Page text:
Nearly 70 Oregon advocates marched to beating drums to the Oregon State Capitol on Wednesday to rally for comprehensive coverage of women's reproductive health services. They hope that Senate Bill 894, which proponents say fill gaps in federal law and protect women against threats to weaken reproductive rights, will soon be scheduled for a hearing.
The bill would require public and private insurance providers to cover contraceptives, abortion, prenatal, postnatal and breast feeding assistance services. It would also require insurers to allow women to fill 12 months' worth of birth control at a time.
The comprehensive women's health bill is co-sponsored by Sen. Elizabeth Steiner Hayward, D-Beaverton, Rep. Val Hoyle, D-Junction City, Rep. Alissa Keny-Guyer, D-Portland, and Rep. Jennifer Williamson, D-Portland, among numerous others.
"Women's bodies are our choices," Steiner Hayward said in a speech to advocates Wednesday. "Our bodies are our bodies and it's not up to the government to tell us what to do with them."
She added that women should be able to control when and whether they become pregnant, and have access to resources that give them that control.
"Women deserve better," she chanted with the crowd.
Michele Stranger Hunter, executive director of NARAL Pro-Choice Oregon, said unequal access to reproductive health services disproportionately affect low-income, immigrant and other minority women.
Stranger Hunter said although the Affordable Care Act requires insurance carriers to cover birth control with no cost-sharing and without having to meet the deductibles first, there are transitional plans that still don't meet those requirements.
In addition, the health reform law doesn't guarantee abortion coverage, she said.
At a time when abortion rights are facing attacks in many states across the country, Oregon women need protection, Stranger Hunter said.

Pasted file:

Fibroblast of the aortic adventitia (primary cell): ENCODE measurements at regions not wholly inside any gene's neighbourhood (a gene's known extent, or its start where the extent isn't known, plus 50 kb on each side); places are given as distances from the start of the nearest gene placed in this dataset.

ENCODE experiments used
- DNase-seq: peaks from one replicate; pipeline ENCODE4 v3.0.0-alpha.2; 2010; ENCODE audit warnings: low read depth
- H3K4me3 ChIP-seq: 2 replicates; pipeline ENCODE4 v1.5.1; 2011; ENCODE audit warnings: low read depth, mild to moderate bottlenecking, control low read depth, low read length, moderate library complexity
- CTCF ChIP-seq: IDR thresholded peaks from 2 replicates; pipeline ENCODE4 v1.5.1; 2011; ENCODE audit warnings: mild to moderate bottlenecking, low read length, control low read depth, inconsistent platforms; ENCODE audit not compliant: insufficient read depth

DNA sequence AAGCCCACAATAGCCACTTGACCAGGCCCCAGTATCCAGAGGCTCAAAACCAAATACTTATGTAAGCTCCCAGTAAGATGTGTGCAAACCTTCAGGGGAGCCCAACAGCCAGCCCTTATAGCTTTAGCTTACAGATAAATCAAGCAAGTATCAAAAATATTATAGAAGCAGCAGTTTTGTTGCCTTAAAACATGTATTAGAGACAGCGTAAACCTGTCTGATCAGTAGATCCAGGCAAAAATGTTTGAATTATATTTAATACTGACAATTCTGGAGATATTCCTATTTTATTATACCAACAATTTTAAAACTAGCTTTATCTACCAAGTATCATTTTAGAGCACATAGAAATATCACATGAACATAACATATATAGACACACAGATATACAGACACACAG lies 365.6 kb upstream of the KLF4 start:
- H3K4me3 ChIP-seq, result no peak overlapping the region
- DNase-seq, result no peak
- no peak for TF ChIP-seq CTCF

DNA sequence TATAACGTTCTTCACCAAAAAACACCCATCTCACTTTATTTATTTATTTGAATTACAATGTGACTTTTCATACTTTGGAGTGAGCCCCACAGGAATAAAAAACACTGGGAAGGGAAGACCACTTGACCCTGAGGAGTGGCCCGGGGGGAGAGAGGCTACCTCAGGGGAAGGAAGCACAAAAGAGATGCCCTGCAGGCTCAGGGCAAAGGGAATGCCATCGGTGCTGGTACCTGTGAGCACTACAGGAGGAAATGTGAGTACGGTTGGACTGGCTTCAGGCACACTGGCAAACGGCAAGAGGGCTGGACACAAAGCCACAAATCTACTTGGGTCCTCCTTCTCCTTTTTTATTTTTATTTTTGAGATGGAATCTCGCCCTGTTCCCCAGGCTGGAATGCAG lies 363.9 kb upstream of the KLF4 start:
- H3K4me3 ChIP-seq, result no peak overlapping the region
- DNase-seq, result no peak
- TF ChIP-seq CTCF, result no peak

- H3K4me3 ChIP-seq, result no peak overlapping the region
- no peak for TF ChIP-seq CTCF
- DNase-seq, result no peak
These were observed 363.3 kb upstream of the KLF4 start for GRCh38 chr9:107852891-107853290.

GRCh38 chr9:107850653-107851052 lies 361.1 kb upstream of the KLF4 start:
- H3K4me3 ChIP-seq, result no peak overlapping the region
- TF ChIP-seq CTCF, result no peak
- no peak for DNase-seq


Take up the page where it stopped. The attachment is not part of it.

Liberty Pike, spokeswoman for Oregon Right To Life, said the anti-abortion group is against SB 894 because it would require religious organizations that are against abortion to provide that coverage for their employers.
"SB 894 would force church organizations to pay for abortions for their staff, basically," she said.
The bill would need to be scheduled for a work session in the Senate health care committee by April 10 in order to have a chance of passing this legislative session. However, the committee's chairwoman, Sen. Laurie Monnes Anderson, D-Gresham, said the bill isn't ready for a hearing yet.
"If it goes before the committee now, it can't pass the way it is now," Monnes Anderson said. "We're just getting things ready."
Monnes Anderson is also one of the sponsors of the bill. She said she is allowing Planned Parenthood and NARAL Pro-Choice Oregon to work with insurance carriers to amend the language. Once the bill is cleaned up, she said, she will talk to the Democratic caucus to make sure the it has the 16 votes needed to pass the Senate floor.
She lamented that the bill was introduced late in the session. The bill was introduced in late February and assigned to the health care committee March 6. Ideally, the work being done on it now would have been done in the interim, so that a clean bill could be introduced early in the session, she said.